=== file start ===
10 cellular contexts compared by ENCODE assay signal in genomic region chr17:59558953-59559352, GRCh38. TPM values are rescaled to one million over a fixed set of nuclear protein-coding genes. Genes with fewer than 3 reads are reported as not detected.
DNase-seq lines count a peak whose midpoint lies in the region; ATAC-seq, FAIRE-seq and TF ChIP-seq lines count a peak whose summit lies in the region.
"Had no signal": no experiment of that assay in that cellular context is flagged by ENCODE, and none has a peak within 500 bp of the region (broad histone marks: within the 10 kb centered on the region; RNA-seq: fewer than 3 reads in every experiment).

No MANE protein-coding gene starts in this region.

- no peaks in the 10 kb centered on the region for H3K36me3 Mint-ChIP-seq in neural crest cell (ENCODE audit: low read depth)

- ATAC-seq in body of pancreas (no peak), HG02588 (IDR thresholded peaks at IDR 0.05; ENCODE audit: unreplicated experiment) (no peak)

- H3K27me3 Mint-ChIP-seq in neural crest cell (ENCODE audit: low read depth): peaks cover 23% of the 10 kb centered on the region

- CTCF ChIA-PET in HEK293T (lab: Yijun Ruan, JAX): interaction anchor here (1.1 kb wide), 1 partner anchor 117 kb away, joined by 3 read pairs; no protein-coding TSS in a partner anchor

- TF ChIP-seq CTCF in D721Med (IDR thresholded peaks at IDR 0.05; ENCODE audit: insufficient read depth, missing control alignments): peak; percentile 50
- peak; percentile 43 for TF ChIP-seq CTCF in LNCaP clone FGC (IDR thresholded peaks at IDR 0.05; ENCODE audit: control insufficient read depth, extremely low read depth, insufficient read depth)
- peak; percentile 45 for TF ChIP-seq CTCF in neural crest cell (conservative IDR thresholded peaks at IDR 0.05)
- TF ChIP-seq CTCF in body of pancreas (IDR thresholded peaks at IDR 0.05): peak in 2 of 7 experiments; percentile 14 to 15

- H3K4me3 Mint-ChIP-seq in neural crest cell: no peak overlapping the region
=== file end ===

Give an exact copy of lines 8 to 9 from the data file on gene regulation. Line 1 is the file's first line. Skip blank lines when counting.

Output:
- CTCF ChIA-PET in HEK293T (lab: Yijun Ruan, JAX): interaction anchor here (1.1 kb wide), 1 partner anchor 117 kb away, joined by 3 read pairs; no protein-coding TSS in a partner anchor

- TF ChIP-seq CTCF in D721Med (IDR thresholded peaks at IDR 0.05; ENCODE audit: insufficient read depth, missing control alignments): peak; percentile 50